Anacopia is an ancient Abkhazian military citadel in New Athos (as it is currently known) in the Russian sponsored Autonomous Republic of Abkhazia. It is the most complete surviving building of ancient Anacopia, the former capital of the Kingdom of Abkhazia.
A military structure was constructed here between the second and fourth centuries. At the end of the seventh century walls were constructed around the site of the citadel, with support from the Byzantines who had become alarmed by Islamist expansionism. The walls are constructed of largely tightly assembled and carefully hewn limestone blocks. There is a single entrance, a small gate on the south side of the enclosure. At the centre is a Roman style tower, four storeys high, with excellent views in all directions across the surrounding landscape and, to the south-west of the fortress, the Black Sea.
A small Christian basilica was also constructed in the centre of the fortress during or before the eighth century. The stone altar from it survives (2014), along with some frescoes featuring a cross and some fishes, a religious symbol frequently used by early Christians in and around the Eastern Roman empire. Next to the church is a cistern filled naturally with spring water by means of a 25 meter deep well beneath it.
During the eighth century Anacopia found itself near the moving frontier that separated Byzantine Christendom from the Umayyad Caliphate, and in 736/737 Abū ʿAbd Al-Malik Marwān ibn Muḥammad, the future Marwan II, appeared outside the walls with a force of 60,000 men and laid siege to what was by now the capital of the Abkhazian Kingdom. The Georgian chronicle relates that the citadel was defended by a force of 1,000 Georgians and 2,000 Abkhazians under the leadership of Leon I of Abkhazia. The chronicle recalls that the Arab forces suffered from an epidemic that killed 35,000 of them while a further 3,000 were killed in the fighting. The successful defence of Anacopia is regarded as a pivotal turning point in Georgian history.
A restoration was undertaken in 2008 to improve the safety of the site and reinstate the tower as a usable lookout point.References:
Les Invalides is a complex of buildings containing museums and monuments, all relating to the military history of France, as well as a hospital and a retirement home for war veterans, the building"s original purpose. The buildings house the Musée de l"Armée, the military museum of the Army of France, the Musée des Plans-Reliefs, and the Musée d"Histoire Contemporaine, as well as the burial site for some of France"s war heroes, notably Napoleon Bonaparte.
Louis XIV initiated the project in 1670, as a home and hospital for aged and unwell soldiers: the name is a shortened form of hôpital des invalides. The architect of Les Invalides was Libéral Bruant. The enlarged project was completed in 1676, the river front measured 196 metres and the complex had fifteen courtyards. Jules Hardouin Mansart assisted the aged Bruant, and the chapel was finished in 1679 to Bruant"s designs after the elder architect"s death.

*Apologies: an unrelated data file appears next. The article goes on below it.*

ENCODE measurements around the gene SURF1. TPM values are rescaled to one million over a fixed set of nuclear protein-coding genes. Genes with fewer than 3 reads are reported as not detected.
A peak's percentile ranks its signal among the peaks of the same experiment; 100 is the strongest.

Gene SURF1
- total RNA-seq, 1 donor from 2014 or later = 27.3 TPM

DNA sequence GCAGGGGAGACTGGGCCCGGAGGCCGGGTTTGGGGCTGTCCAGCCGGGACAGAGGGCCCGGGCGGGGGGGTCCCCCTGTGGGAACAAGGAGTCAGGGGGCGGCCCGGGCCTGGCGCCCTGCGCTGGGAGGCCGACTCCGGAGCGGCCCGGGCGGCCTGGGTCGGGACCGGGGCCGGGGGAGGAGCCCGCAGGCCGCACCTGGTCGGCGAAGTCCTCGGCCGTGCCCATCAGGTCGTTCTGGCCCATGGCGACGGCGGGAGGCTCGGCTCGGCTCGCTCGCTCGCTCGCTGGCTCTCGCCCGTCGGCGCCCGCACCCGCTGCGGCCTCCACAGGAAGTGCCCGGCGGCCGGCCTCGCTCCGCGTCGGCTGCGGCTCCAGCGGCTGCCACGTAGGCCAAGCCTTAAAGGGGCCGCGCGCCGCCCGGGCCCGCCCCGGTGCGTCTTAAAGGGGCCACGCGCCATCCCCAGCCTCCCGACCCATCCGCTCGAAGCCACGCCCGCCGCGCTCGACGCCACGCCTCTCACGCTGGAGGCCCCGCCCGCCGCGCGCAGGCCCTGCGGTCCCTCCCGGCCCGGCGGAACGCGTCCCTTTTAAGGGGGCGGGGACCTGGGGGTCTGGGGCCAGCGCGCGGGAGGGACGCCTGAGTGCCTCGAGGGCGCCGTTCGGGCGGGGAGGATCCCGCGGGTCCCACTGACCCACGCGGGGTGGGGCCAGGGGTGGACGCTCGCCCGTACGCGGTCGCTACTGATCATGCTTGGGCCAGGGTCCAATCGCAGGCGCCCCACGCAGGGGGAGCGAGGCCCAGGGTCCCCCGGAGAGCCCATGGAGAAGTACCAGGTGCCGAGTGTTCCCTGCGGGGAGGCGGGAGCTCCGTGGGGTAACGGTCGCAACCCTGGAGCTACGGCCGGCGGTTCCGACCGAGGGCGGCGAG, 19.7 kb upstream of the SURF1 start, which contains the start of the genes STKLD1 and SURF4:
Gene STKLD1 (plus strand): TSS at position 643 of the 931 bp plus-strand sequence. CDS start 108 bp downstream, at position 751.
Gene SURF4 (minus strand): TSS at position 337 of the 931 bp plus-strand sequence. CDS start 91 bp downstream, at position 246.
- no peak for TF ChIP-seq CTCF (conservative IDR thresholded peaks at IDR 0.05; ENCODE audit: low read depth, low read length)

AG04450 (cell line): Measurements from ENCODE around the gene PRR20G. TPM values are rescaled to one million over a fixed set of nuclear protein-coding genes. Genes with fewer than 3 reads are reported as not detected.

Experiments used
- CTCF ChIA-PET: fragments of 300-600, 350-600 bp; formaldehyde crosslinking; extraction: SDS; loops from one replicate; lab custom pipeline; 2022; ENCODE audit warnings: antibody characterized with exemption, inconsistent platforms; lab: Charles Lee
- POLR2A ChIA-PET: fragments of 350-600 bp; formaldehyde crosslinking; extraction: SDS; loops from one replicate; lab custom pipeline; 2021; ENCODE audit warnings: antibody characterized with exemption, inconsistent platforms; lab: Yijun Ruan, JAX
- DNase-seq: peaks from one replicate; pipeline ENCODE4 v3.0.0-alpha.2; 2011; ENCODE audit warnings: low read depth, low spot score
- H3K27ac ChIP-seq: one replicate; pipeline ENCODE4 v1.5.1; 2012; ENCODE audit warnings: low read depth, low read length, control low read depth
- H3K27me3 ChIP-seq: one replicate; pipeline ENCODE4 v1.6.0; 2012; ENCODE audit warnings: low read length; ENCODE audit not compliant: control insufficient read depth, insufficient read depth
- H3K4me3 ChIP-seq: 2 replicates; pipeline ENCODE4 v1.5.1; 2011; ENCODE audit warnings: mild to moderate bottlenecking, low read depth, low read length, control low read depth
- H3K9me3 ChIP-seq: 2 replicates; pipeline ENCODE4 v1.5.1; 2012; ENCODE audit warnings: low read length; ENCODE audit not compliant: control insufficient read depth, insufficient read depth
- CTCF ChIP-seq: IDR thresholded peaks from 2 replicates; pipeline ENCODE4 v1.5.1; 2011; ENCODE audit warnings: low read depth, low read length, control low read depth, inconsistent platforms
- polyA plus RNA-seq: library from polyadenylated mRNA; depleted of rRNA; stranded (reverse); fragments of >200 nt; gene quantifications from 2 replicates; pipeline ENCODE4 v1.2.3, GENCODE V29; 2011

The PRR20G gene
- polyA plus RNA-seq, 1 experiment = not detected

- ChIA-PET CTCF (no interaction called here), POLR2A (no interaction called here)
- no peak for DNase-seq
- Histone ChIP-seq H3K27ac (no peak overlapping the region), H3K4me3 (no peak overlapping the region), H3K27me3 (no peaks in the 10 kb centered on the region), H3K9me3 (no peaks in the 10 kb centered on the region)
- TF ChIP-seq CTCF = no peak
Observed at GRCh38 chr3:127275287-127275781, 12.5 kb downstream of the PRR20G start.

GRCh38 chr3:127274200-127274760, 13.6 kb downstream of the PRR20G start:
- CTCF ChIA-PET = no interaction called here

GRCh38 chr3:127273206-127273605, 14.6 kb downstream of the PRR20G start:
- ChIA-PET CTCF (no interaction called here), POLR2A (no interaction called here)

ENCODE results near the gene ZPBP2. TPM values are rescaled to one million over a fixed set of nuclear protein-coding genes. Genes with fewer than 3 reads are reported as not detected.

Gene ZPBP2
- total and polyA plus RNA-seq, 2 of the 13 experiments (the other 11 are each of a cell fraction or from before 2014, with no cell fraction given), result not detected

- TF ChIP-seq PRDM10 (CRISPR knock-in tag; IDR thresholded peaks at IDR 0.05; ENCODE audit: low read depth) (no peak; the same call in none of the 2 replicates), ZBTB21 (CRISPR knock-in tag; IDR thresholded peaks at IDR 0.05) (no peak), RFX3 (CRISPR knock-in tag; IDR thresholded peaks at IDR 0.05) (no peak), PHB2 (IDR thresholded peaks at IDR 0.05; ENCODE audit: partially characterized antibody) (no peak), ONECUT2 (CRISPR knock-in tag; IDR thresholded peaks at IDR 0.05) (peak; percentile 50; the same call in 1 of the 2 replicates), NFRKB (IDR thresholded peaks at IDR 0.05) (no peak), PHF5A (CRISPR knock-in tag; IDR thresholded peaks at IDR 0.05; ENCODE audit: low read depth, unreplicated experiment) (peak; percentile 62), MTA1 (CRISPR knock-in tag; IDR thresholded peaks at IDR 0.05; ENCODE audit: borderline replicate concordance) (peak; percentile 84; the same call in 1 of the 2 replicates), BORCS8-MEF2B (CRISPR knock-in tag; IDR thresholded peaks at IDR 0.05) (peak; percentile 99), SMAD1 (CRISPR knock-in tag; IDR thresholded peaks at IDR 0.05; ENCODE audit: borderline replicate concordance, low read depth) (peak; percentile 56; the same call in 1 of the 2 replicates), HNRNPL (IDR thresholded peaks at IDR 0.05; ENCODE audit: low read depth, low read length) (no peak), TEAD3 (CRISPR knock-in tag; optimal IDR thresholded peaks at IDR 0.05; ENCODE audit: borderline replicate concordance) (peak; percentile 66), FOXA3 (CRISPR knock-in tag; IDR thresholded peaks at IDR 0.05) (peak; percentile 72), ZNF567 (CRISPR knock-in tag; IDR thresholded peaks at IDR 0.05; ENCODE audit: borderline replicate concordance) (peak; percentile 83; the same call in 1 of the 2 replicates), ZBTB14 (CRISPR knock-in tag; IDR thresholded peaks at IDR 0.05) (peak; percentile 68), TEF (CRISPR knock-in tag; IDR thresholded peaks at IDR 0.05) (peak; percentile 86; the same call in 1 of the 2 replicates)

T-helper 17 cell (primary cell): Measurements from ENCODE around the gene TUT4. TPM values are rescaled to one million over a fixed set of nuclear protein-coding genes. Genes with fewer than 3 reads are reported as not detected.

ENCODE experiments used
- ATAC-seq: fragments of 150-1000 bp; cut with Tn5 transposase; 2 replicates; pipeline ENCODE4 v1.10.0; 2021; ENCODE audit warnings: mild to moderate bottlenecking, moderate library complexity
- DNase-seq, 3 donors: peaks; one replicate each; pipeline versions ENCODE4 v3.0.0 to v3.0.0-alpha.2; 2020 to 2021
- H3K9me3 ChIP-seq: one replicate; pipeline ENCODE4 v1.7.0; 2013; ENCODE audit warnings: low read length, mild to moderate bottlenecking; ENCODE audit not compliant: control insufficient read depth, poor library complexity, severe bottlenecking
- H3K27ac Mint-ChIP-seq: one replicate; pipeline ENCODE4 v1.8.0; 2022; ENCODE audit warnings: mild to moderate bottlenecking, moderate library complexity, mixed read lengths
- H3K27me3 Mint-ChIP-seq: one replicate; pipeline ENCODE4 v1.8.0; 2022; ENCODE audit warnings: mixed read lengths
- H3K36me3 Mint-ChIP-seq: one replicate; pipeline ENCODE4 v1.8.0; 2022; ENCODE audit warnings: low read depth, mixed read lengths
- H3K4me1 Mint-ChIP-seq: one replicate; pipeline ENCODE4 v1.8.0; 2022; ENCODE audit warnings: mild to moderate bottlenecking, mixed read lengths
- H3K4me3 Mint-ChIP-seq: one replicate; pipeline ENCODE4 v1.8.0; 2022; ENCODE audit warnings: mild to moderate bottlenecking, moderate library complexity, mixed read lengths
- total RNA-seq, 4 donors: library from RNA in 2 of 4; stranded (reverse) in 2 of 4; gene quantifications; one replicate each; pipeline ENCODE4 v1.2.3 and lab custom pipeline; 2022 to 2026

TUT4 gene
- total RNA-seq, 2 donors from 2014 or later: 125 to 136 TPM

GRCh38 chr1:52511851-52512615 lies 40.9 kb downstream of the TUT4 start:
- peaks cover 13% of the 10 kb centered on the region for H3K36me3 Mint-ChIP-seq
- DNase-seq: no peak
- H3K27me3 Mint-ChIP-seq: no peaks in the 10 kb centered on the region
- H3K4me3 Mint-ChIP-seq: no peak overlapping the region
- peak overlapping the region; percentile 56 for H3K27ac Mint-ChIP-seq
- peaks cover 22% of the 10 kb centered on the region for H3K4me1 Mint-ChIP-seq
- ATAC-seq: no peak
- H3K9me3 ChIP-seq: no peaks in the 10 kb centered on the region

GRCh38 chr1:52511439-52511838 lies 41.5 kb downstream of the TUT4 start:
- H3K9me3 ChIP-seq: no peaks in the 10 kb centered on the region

Shortly after the veterans" chapel was completed, Louis XIV commissioned Mansart to construct a separate private royal chapel referred to as the Église du Dôme from its most striking feature. Inspired by St. Peter"s Basilica in Rome, the original for all Baroque domes, it is one of the triumphs of French Baroque architecture. The domed chapel is centrally placed to dominate the court of honour. It was finished in 1708.
Because of its location and significance, the Invalides served as the scene for several key events in French history. On 14 July 1789 it was stormed by Parisian rioters who seized the cannons and muskets stored in its cellars to use against the Bastille later the same day. Napoleon was entombed under the dome of the Invalides with great ceremony in 1840. In December 1894 the degradation of Captain Alfred Dreyfus was held before the main building, while his subsequent rehabilitation ceremony took place in a courtyard of the complex in 1906.
The building retained its primary function of a retirement home and hospital for military veterans until the early twentieth century. In 1872 the musée d"artillerie (Artillery Museum) was located within the building to be joined by the Historical Museum of the Armies in 1896. The two institutions were merged to form the present musée de l"armée in 1905. At the same time the veterans in residence were dispersed to smaller centres outside Paris. The reason was that the adoption of a mainly conscript army, after 1872, meant a substantial reduction in the numbers of veterans having the twenty or more years of military service formerly required to enter the Hôpital des Invalides. The building accordingly became too large for its original purpose. The modern complex does however still include the facilities detailed below for about a hundred elderly or incapacitated former soldiers.